Bamboo shoots are highly prized in China, their crunchy and tender texture making them a supporting ingredient in many gourmet recipes.
But as bamboo grows fast, the taste window for its shoots is extremely short, which poses challenges for preparation and preservation.
To retain the utmost freshness, farmers in Liuzhou’s suburbs get up before dawn for the hunt. Aiming for the tip of the plant, as it’s just surfacing from the ground, they carefully cut off the shoots above the rhizome. Before 9 a.m., the plants are harvested and handed to the processing factories.
The bamboo shoots will then be unsheathed, peeled and slivered. The slices will sit in the pickling liquid for at least two months.
The secret sauce of pickling, according to Ni, is the mix of local Liuzhou spring water and aged pickle juice. Every new batch contains 30 to 40% of the old juice.
The ensuing fermentation isn’t just a waiting game. It also needs to be mindfully monitored. Seasoned “pickle sommeliers” are paid to sniff the “sour bamboo shoots” to track the fermentation stages.
Convenient healthy food
Though it admittedly draws inspiration from convenience food, packaged luosifen shouldn’t be classed as such, says Ni. Instead, he prefers to refer to it as a “local specialty food,” because neither the quality nor the freshness has been compromised.
“Luosifen producers use spices – star anise, numbing peppers, fennel and cinnamon – as natural preservatives in addition to flavorings,” Ni says. “Depending on the recipe, there are at least 18 spices in the broth.”
Rather than adding flavoring powders, the luosifen broth – often condensed in packets – is created through protracted cooking processes, with bulks of snails, chicken bones and pig marrow bones sitting in rolling boils for more than 10 hours.
The elaborate process also applies to the rice noodles – the main character of the dish. From grinding grains to steaming to drying to packaging, it takes at least seven procedures carried out over two full days – already a largely shortened time thanks to automation – to achieve the foolproof “al dente” state.
However cooked, the noodles will turn silky and slippery, while setting off all the bold flavors in the bowl.
“People staying home now have higher expectations for convenience food. And it’s much more than filling the belly; they want to engage in a ritual to make something delicious,” Shi says.
Bowls beyond borders
The luosifen frenzy in China has been propelled by pop culture – including culinary shows, memes and mukbang videos.
One of the most watched videos featuring luosifen is by Li Ziqi, a Chinese blogger who showcases traditional cooking styles, with everything made from scratch and sourced from the pastoral, dreamy countryside.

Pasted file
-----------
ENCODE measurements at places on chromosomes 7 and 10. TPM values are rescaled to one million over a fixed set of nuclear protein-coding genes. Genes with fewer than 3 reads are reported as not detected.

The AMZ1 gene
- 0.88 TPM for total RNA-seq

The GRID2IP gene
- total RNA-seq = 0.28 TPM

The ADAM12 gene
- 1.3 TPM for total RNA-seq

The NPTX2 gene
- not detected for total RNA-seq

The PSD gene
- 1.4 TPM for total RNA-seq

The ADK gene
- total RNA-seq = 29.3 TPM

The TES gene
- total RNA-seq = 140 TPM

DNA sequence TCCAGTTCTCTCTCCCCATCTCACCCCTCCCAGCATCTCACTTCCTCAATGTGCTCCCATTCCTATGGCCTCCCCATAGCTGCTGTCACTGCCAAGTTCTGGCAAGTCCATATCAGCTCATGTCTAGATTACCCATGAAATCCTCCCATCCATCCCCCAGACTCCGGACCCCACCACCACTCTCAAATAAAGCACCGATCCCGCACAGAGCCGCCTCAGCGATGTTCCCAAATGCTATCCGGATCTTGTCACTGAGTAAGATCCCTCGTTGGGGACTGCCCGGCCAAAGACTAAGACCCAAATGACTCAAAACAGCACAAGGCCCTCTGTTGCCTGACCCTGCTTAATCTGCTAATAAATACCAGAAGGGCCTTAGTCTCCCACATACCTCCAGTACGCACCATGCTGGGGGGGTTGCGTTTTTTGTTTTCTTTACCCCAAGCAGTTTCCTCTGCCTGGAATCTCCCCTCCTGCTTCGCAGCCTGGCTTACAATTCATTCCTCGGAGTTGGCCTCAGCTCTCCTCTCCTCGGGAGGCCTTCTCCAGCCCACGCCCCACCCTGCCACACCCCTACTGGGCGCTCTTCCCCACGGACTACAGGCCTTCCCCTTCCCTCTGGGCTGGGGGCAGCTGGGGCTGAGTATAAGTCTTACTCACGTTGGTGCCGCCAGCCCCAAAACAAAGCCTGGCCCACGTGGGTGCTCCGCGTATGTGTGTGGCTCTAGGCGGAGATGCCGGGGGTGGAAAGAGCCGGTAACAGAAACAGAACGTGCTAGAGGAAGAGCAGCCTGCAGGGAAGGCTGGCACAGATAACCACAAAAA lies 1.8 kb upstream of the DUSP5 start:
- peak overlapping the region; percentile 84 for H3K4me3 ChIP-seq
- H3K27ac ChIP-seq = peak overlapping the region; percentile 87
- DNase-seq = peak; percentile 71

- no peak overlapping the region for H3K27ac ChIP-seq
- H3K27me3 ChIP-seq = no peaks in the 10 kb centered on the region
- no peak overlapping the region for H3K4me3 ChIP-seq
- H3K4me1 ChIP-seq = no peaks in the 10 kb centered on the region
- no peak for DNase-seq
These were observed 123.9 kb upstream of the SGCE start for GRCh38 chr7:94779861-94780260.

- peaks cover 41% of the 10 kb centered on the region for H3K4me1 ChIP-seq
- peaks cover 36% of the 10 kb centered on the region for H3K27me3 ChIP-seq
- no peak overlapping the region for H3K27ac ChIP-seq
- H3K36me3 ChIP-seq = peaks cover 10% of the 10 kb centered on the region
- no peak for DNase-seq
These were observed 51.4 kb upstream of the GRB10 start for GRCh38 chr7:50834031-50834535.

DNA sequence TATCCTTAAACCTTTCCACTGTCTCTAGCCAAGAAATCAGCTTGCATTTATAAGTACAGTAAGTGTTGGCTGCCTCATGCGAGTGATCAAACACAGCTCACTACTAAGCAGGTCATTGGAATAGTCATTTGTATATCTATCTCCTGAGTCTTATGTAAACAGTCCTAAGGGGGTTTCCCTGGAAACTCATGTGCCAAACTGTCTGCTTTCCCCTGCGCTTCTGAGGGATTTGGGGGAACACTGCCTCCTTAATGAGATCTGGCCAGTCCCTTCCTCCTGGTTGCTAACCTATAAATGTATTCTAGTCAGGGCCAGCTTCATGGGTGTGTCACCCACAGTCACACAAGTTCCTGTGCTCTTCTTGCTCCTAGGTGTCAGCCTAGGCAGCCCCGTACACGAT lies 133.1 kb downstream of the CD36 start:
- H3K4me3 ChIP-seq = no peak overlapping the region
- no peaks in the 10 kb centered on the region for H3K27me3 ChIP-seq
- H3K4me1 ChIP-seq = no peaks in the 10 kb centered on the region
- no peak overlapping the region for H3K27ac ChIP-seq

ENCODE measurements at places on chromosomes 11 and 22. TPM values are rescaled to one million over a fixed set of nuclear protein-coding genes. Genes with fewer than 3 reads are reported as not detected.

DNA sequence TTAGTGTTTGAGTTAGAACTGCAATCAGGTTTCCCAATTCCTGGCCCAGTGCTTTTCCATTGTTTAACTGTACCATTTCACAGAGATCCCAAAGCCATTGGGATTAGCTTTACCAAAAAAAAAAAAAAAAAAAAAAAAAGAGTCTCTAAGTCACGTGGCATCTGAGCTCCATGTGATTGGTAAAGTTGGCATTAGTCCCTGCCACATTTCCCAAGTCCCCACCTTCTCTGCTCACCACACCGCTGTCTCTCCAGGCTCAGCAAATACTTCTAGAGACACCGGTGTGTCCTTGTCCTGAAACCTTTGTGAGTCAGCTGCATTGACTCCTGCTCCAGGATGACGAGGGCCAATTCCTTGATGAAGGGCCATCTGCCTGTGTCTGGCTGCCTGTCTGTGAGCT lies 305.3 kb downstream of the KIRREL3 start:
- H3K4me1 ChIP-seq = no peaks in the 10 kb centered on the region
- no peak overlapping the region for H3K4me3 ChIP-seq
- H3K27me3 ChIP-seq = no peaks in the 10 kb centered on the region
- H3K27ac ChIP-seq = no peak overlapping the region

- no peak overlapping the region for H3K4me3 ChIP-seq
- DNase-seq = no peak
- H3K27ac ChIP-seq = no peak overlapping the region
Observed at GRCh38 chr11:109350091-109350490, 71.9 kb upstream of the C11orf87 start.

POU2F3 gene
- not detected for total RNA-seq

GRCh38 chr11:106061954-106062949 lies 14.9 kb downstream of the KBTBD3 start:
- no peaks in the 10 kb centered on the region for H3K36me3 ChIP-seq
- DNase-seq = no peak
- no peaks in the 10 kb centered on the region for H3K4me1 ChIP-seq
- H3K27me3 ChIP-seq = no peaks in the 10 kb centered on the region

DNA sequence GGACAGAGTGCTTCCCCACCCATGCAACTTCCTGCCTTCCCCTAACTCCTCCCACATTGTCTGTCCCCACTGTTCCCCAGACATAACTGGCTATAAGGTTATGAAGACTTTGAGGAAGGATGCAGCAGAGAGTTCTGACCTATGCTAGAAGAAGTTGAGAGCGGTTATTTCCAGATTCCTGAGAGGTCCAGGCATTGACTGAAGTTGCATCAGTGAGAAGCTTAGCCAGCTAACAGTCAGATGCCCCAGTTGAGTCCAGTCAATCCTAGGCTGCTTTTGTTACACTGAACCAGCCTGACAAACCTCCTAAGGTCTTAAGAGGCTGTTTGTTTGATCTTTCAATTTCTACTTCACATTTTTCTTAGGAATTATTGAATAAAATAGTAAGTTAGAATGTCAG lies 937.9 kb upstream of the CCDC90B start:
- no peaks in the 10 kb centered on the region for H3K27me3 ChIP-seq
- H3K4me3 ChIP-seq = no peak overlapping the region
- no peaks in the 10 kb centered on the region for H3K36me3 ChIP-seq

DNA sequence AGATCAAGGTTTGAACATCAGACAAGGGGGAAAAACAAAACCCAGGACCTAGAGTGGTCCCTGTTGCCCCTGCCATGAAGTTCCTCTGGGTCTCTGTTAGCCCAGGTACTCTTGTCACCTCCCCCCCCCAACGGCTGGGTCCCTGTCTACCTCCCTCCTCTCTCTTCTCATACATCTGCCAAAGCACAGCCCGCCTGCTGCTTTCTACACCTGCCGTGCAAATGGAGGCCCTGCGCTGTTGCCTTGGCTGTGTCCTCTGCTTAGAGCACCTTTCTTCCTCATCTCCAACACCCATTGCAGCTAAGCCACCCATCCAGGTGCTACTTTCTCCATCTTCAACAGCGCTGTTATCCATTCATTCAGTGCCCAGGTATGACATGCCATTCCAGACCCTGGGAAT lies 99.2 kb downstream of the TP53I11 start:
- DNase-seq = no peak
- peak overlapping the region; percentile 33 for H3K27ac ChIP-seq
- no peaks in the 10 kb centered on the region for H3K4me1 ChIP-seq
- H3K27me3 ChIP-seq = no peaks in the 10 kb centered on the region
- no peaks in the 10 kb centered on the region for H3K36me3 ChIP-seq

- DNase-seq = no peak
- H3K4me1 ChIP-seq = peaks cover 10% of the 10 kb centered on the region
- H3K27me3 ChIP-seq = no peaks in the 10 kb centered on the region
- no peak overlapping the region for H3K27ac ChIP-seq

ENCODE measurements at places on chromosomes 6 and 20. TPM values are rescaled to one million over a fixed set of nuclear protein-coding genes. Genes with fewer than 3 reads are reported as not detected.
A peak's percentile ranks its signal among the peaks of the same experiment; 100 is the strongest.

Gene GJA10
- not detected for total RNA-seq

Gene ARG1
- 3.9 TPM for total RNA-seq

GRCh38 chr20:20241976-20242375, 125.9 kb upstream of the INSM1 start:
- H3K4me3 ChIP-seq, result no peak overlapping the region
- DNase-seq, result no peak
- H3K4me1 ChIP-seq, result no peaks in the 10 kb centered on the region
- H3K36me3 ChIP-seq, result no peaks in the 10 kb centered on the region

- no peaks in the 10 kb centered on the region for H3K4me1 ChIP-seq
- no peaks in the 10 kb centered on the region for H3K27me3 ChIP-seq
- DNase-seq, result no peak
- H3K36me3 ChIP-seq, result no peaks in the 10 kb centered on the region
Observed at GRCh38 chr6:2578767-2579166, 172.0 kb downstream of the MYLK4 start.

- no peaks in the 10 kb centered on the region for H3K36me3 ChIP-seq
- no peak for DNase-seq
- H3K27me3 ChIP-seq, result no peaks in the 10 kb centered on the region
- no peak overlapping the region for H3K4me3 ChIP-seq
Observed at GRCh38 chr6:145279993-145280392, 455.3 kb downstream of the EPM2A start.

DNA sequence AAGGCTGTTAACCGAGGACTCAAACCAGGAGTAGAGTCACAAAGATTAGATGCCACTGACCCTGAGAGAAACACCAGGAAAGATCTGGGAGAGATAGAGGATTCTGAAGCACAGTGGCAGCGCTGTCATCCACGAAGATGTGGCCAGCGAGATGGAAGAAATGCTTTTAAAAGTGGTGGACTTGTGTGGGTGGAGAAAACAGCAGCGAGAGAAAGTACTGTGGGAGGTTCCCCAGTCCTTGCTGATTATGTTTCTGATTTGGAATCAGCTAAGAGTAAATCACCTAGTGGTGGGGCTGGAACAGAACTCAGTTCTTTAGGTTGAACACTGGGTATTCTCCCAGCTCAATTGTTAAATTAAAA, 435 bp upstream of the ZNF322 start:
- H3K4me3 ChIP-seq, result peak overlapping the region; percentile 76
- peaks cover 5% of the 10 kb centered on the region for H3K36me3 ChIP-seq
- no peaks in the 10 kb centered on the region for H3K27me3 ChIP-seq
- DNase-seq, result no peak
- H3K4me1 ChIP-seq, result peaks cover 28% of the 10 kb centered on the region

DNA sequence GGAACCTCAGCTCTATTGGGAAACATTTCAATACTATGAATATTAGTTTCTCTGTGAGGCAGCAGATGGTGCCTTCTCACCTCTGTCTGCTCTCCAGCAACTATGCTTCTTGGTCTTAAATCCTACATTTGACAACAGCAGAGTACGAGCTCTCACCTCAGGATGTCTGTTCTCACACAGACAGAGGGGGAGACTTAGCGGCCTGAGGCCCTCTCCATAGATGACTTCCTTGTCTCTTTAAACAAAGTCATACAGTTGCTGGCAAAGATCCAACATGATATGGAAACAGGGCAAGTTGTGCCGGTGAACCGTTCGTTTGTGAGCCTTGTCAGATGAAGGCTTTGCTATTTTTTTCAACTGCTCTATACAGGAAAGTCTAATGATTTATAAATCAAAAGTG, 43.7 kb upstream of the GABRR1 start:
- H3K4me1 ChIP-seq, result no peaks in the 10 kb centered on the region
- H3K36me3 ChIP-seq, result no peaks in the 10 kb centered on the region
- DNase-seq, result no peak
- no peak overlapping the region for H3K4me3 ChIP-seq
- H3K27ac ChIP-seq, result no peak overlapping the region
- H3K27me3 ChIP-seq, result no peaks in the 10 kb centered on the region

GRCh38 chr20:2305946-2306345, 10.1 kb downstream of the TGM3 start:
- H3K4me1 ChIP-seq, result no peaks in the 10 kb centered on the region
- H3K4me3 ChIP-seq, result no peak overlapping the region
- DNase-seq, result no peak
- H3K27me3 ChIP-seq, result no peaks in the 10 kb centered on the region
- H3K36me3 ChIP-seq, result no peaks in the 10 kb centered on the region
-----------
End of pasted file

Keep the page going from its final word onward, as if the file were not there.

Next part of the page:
Her luosifen video, which features her sawing off bamboo shoots and hand-catching river snails, has been viewed more than 53 million times on YouTube.
Li, an ambassador for traditional food culture, has even started her own luosifen brand. Her company, Hangzhou Weinian Brand Management. is now setting up a dedicated factory and securing a bamboo shoot farm for an exclusive supply, say representatives.
But even someone with as much clout as Li Ziqi is only cautiously eyeing the overseas market. Xiaodao Li, Li Ziqi’s brand director, says they don’t have any exporting plans at this stage.
“Luosifen is a dish dependent on the authenticity of the ingredients. We want to ensure the supply for the domestic market first,” he says.
“However, we’ve seen many foreign friends, who snub the idea at first, end up gulping up the entire bowl. So, we wouldn’t rule out the possibility to test the water in some regions.”
Indeed, having already taken China by storm, the dish is now gaining fans in the rest of the world.
According to the in-house research arm of Chinese e-commerce site Alibaba, packaged luosifen has already been sold to more than 100 countries or regions, while the local commerce authority reports that exports of the food skyrocketed in 2020.
From January to August, international sales hit $3.1 million – 22 times their total export value in 2019.
The biggest challenge though, according a leading luosifen exporter, is to meet the various customs inspection requirements.
Yao Hanlin, chairman of luosifen brand Luobawang, says his company has to tailor recipes and techniques. For instance, the brand has developed a fish-based broth specifically for the US market, as the country bars certain animal-sourced ingredients.
For the Japan market, they have to source bamboo shoots that are free of a specific mineral element.
Yao says after clearing these customs hurdles, they are working to diversify the product to cater to more palates by adding tomato, numbing peppers and hot and sour flavors.